Apollo Magazine

God save the Queen… from terrible artists

Graffiti artist strikes a bum note with Royal portrait


Introducing Rakewell, Apollo’s wandering eye on the art world. Look out for regular posts taking a rakish perspective on art and museum stories.

Strange goings-on in North London, where Rakewell hears an American ‘street artist’ has created a work commemorating the record reign of Queen Elizabeth II. The work shows her Britannic Majesty posing provocatively in front of the Union Flag, her bum bared in the direction of unseen onlookers. Behind her, the word ‘HISTORY’ is daubed in splattered lettering.

The culprit, who goes by the name of Pegasus, professes weighty ambitions: ‘I have been fascinated by the transition in the Royal Family from monarchy to celebrity over recent years’, he told Mashable, perhaps not quite grasping that the monarchy is still, erm, a monarchy. ‘(I) wanted to add a bit of modern day celebrity influence into the piece, hence the nude bum’.

The Queen has suffered similar (though arguably not quite as flagrant) artistic indignities before. A 2001 portrait by Lucian Freud was described as a ‘travesty’ by the Sun, and when Vanity Fair’s Annie Leibovitz photographed her six years later, the hapless snapper described the monarch as ‘perturbed’ by the experience. ‘I’m not changing anything. I’ve had enough of dressing like this, thank you very much’, she was filmed telling a lady-in-waiting. As for erstwhile TV personality Rolf Harris’s Royal portrait, the less said, the better.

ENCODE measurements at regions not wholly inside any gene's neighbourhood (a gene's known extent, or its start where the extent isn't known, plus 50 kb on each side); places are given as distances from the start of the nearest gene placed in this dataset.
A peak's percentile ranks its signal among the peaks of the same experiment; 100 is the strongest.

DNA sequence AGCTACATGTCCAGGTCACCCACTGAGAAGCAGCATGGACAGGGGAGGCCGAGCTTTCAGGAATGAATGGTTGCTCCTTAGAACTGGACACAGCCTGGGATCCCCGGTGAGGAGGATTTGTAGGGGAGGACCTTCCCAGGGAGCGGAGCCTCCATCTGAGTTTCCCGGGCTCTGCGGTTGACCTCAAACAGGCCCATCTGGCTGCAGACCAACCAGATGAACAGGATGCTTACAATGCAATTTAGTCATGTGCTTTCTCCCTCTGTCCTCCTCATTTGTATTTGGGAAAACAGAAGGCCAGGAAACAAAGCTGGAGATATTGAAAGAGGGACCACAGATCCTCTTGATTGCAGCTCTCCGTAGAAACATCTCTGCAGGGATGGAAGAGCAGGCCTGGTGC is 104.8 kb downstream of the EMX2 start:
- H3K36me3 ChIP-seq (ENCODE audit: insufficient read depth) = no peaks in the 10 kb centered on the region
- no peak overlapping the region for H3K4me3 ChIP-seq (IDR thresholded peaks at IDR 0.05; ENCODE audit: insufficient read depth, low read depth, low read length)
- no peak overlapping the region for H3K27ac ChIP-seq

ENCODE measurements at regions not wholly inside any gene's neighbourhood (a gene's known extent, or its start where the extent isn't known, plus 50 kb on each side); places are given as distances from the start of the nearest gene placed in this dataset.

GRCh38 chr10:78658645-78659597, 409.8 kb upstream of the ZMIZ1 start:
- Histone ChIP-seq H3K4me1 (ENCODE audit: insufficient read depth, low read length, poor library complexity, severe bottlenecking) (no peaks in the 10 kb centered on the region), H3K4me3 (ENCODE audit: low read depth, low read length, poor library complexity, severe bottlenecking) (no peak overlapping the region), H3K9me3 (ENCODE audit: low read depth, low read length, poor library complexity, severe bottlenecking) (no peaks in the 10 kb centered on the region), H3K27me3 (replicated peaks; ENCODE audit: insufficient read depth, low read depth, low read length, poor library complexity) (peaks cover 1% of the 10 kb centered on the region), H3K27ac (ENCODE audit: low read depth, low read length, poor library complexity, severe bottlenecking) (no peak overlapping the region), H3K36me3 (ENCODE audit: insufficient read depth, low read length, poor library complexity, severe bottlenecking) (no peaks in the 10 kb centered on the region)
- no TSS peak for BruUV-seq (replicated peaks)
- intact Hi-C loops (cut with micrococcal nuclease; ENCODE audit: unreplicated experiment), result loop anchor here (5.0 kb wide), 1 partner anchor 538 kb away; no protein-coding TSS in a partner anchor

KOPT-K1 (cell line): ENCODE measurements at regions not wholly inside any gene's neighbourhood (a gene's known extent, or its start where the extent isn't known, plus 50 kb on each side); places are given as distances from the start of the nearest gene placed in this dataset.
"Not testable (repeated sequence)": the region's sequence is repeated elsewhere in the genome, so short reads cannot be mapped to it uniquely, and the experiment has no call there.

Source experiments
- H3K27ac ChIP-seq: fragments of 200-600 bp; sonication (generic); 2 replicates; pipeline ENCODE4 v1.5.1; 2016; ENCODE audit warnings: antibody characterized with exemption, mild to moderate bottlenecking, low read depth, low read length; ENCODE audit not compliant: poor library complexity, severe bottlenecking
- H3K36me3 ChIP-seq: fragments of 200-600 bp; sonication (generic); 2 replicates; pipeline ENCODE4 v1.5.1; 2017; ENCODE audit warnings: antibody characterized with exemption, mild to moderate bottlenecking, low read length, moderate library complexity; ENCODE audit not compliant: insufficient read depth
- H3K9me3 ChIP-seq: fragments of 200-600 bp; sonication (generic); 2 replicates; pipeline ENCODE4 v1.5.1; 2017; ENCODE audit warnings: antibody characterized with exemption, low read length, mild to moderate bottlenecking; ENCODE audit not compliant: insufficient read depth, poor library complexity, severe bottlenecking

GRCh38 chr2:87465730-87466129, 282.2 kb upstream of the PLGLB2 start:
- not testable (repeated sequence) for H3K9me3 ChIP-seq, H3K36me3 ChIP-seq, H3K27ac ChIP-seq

Pegasus himself has past form and celebrity fans. Last year, the actor Johnny Depp – an aspiring artist himself – spent an alleged £25,000 on the artist’s portrait of a nude and heavily pregnant Kate Middleton, also purchasing a similarly saucy rendering of the Queen for a reportedly identical sum.

For his part, Pegasus acknowledged his lapse of taste. ‘I should be sent to the tower’, he said. At least he’s got one thing right…

Got a story for Rakewell? Email tips to rakewell@apollomag.com

Exit mobile version